It wasn't your typical shlichut.  There was no house, job or car waiting for us; no cohesive community.  Just scattered pockets of a dozen or two people here and there, greatly lacking local educational resources.  We planted ourselves in San Antonio quite by accident after a visit that was only going to last a couple of weeks.  One year passed, then another.  I found a great job and my husband taught classes.  We bought our first-ever new car and had a nice house that sometimes slept guests in the double digits.  Gone were the days of clothes made from old bedsheets; we shopped at outlet malls now.  We had air conditioning.  The plumbing and electricity always worked.  It was quite comfortable.  A third year began.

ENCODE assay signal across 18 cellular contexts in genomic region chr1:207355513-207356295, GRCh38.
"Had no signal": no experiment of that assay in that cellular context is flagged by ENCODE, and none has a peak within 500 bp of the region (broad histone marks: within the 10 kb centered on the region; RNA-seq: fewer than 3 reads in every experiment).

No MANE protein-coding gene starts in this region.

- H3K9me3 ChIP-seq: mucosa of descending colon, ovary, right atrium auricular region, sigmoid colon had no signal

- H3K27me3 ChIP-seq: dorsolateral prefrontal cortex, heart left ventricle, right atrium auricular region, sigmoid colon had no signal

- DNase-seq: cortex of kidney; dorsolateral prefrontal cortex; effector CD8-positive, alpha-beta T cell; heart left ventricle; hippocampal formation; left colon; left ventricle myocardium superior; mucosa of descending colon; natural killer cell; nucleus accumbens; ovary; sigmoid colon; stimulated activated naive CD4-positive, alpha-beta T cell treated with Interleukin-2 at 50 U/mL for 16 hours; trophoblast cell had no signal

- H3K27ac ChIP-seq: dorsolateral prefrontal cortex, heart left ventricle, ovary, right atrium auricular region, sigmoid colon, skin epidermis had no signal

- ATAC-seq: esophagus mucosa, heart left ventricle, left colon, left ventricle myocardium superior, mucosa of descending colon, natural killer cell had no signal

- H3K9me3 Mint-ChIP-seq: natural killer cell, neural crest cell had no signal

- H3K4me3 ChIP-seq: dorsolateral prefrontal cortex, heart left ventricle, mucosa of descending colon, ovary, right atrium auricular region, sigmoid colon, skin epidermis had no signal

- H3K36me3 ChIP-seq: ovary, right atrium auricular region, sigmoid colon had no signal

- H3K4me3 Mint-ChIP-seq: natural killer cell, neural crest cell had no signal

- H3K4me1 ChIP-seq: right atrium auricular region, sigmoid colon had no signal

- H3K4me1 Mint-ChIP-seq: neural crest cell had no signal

Happy third birthday!
Puriel had his first haircut.  My baby was growing up and was already the same shoe size as his sister.  I stopped preventing pregnancy, unsure of when the next one would come but very sure that I wanted another at some point.  Within a month I had a bun in the oven.

We're going to get stuck here forever, I thought...not altogether dreading the idea.  Many Israelis go to the US for a season and stay until retirement.  The cushy life was nice, although the thought of paying $10,000 for my daughter to attend Jewish kindergarten in the coming year was not so appealing.  Ultimately, I wanted my kids to grow up in a Jewish environment with a good education and friends who share our lifestyle.  Israel still seemed like the best place to make that happen.